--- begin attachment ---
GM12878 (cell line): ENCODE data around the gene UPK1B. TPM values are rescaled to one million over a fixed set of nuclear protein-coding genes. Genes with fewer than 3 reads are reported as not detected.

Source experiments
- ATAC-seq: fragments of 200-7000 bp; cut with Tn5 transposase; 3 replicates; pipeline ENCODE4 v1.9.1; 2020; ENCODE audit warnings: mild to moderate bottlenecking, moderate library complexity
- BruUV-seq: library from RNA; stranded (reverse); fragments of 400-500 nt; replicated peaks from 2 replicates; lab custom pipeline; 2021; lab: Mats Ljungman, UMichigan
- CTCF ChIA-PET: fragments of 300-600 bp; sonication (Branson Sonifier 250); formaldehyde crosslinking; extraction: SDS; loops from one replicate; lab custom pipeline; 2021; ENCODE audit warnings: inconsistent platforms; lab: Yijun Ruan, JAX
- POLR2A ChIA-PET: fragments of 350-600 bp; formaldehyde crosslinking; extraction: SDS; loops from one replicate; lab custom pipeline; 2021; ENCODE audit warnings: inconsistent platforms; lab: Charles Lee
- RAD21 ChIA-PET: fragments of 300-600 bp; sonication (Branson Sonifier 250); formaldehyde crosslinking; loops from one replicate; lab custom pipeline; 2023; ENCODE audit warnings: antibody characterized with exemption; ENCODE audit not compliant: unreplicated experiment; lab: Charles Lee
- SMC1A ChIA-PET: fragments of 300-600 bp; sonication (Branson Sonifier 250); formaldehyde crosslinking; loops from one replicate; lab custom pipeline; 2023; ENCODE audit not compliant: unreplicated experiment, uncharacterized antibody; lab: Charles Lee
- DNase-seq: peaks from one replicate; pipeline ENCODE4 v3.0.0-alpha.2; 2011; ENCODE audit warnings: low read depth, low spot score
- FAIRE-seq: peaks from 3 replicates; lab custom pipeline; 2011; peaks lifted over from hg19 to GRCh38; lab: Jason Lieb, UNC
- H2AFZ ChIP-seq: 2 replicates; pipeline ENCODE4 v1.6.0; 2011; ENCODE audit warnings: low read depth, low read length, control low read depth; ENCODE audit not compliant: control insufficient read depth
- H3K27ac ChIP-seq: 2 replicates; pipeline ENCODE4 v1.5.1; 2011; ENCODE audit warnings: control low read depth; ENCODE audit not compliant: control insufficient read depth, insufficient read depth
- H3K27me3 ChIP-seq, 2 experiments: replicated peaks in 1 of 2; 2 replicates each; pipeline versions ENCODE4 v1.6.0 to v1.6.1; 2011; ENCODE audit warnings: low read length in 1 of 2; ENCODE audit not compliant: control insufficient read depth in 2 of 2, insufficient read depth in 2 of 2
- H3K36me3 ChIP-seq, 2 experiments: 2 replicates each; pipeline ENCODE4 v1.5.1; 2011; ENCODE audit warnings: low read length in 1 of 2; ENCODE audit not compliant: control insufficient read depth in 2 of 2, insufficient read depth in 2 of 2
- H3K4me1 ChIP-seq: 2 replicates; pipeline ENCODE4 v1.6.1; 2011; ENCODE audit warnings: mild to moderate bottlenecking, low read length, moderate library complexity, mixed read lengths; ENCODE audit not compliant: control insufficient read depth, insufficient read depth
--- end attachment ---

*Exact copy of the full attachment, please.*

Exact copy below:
GM12878 (cell line): ENCODE data around the gene UPK1B. TPM values are rescaled to one million over a fixed set of nuclear protein-coding genes. Genes with fewer than 3 reads are reported as not detected.

Source experiments
- ATAC-seq: fragments of 200-7000 bp; cut with Tn5 transposase; 3 replicates; pipeline ENCODE4 v1.9.1; 2020; ENCODE audit warnings: mild to moderate bottlenecking, moderate library complexity
- BruUV-seq: library from RNA; stranded (reverse); fragments of 400-500 nt; replicated peaks from 2 replicates; lab custom pipeline; 2021; lab: Mats Ljungman, UMichigan
- CTCF ChIA-PET: fragments of 300-600 bp; sonication (Branson Sonifier 250); formaldehyde crosslinking; extraction: SDS; loops from one replicate; lab custom pipeline; 2021; ENCODE audit warnings: inconsistent platforms; lab: Yijun Ruan, JAX
- POLR2A ChIA-PET: fragments of 350-600 bp; formaldehyde crosslinking; extraction: SDS; loops from one replicate; lab custom pipeline; 2021; ENCODE audit warnings: inconsistent platforms; lab: Charles Lee
- RAD21 ChIA-PET: fragments of 300-600 bp; sonication (Branson Sonifier 250); formaldehyde crosslinking; loops from one replicate; lab custom pipeline; 2023; ENCODE audit warnings: antibody characterized with exemption; ENCODE audit not compliant: unreplicated experiment; lab: Charles Lee
- SMC1A ChIA-PET: fragments of 300-600 bp; sonication (Branson Sonifier 250); formaldehyde crosslinking; loops from one replicate; lab custom pipeline; 2023; ENCODE audit not compliant: unreplicated experiment, uncharacterized antibody; lab: Charles Lee
- DNase-seq: peaks from one replicate; pipeline ENCODE4 v3.0.0-alpha.2; 2011; ENCODE audit warnings: low read depth, low spot score
- FAIRE-seq: peaks from 3 replicates; lab custom pipeline; 2011; peaks lifted over from hg19 to GRCh38; lab: Jason Lieb, UNC
- H2AFZ ChIP-seq: 2 replicates; pipeline ENCODE4 v1.6.0; 2011; ENCODE audit warnings: low read depth, low read length, control low read depth; ENCODE audit not compliant: control insufficient read depth
- H3K27ac ChIP-seq: 2 replicates; pipeline ENCODE4 v1.5.1; 2011; ENCODE audit warnings: control low read depth; ENCODE audit not compliant: control insufficient read depth, insufficient read depth
- H3K27me3 ChIP-seq, 2 experiments: replicated peaks in 1 of 2; 2 replicates each; pipeline versions ENCODE4 v1.6.0 to v1.6.1; 2011; ENCODE audit warnings: low read length in 1 of 2; ENCODE audit not compliant: control insufficient read depth in 2 of 2, insufficient read depth in 2 of 2
- H3K36me3 ChIP-seq, 2 experiments: 2 replicates each; pipeline ENCODE4 v1.5.1; 2011; ENCODE audit warnings: low read length in 1 of 2; ENCODE audit not compliant: control insufficient read depth in 2 of 2, insufficient read depth in 2 of 2
- H3K4me1 ChIP-seq: 2 replicates; pipeline ENCODE4 v1.6.1; 2011; ENCODE audit warnings: mild to moderate bottlenecking, low read length, moderate library complexity, mixed read lengths; ENCODE audit not compliant: control insufficient read depth, insufficient read depth